Venous thromboembolism (VTE) is the leading cause of maternal mortality in the U.S. Cesarean delivery (CD) increases the risk of VTE. There are no specific guidelines for thromboprophylaxis after CD. This study was designed to determine the prevalence of deep vein thrombosis (DVT) in this population.
This was a prospective cohort study of 194 patients randomly selected after having undergone CD. Exclusion criteria: <18 years old; received anticoagulation within 1 week of delivery; and history of VTE. Information was obtained through interviews and examinations. Participants underwent lower extremity compression ultrasound (US) prior to hospital discharge. If US was negative, a repeat outpatient US was arranged within 4 weeks postpartum. Participants were also interviewed to inquire about new VTE within 3–6 months postpartum.
Within the group of 194 participants, the rate of DVT was 0.5% (95% CI −0.5, 1.5). The mean age was 29.9 yr with a mean body mass index of 32.2 kg/m2. Ten percent of CD were emergency and 2% of participants received general anesthesia. Fifteen percent were on bedrest prior to delivery and 14% smoked during pregnancy. Other risk factors for VTE, such as preeclampsia, family history of VTE, and thrombophilia were low (<10%). Sixty-six percent of participants had leg swelling, 38% had leg pain and calf sizes were asymmetric by >=1 cm in 35% of participants.A second US was performed in 44% of participants and there were no DVT detected. There were no reported VTE per telephone interviews postpartum.CONCLUSIONS: Our findings suggest a low rate of DVT post CD of 5 per 1000. This rate is higher than the VTE rate in pregnancy and puerperium which is estimated to be 0.5 to 3 per 1000; however, it is not as high as that seen in the general surgical population. Physical signs and symptoms of DVT in postpartum women are unreliable.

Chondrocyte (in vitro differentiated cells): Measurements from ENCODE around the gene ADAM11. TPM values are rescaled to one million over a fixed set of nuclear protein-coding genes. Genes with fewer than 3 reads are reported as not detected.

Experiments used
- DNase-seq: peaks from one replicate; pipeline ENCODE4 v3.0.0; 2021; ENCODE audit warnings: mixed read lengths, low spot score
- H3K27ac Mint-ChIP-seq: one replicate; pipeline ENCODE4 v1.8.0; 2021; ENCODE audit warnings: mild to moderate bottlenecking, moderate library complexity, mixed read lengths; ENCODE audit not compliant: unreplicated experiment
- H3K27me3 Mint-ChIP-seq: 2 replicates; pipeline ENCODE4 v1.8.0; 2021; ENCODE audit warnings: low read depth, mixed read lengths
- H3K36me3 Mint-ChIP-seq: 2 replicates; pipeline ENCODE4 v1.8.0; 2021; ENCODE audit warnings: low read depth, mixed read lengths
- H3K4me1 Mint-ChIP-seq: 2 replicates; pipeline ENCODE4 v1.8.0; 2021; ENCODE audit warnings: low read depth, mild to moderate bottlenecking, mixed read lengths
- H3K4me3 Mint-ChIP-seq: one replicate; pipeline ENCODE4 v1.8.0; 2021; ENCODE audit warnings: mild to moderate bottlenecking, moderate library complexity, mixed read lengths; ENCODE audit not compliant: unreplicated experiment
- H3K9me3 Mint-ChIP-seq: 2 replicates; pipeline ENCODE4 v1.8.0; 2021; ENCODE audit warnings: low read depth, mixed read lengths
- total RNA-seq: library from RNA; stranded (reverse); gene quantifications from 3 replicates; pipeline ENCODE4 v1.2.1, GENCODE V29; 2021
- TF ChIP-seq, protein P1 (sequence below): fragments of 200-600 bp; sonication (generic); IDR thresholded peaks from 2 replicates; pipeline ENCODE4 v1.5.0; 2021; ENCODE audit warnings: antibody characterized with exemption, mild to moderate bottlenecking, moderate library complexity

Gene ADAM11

Routine DVT prophylaxis for cesarean delivery in low risk population may not be justified.
W.W. Sia, None.